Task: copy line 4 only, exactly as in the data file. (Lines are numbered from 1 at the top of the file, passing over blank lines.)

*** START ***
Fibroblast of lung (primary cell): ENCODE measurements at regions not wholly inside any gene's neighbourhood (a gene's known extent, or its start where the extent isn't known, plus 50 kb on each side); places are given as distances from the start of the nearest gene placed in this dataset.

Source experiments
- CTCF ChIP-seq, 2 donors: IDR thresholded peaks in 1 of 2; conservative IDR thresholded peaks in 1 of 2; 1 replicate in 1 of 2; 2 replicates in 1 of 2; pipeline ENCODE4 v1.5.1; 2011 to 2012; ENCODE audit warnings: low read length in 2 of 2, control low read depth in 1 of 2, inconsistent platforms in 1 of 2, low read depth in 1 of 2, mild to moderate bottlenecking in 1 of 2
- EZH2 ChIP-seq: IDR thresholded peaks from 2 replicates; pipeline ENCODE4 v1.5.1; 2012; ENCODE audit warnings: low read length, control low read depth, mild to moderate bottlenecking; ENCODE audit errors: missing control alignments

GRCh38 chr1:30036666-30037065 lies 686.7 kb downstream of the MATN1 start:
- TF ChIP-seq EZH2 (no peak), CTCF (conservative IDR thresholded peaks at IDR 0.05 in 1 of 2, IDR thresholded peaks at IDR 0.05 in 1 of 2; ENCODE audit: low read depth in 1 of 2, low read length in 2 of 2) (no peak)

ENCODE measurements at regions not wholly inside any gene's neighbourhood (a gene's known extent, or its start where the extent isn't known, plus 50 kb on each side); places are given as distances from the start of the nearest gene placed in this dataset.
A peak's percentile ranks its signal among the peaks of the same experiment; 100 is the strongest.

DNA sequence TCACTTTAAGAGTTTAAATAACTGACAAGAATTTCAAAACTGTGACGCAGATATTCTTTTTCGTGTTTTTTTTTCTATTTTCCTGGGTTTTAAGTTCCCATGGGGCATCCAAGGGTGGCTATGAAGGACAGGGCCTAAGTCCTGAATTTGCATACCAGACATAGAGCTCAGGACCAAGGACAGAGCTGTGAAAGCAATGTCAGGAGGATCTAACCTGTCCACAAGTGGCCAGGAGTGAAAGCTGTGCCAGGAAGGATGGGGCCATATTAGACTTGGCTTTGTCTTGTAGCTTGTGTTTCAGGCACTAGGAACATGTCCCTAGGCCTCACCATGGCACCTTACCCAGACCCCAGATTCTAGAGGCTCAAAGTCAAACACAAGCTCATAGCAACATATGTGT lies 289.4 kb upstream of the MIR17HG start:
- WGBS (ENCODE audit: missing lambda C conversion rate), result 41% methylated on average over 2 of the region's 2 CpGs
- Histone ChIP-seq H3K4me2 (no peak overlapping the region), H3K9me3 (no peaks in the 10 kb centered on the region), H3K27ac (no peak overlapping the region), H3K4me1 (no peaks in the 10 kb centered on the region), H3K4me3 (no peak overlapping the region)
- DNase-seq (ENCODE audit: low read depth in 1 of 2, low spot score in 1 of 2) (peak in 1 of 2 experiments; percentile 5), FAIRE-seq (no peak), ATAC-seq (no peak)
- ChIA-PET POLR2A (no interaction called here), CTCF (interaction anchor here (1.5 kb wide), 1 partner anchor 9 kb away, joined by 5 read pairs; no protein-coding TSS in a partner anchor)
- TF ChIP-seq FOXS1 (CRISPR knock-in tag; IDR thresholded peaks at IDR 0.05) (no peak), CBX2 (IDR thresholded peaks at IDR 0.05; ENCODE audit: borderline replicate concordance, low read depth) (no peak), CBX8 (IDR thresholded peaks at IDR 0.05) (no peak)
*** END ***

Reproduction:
- EZH2 ChIP-seq: IDR thresholded peaks from 2 replicates; pipeline ENCODE4 v1.5.1; 2012; ENCODE audit warnings: low read length, control low read depth, mild to moderate bottlenecking; ENCODE audit errors: missing control alignments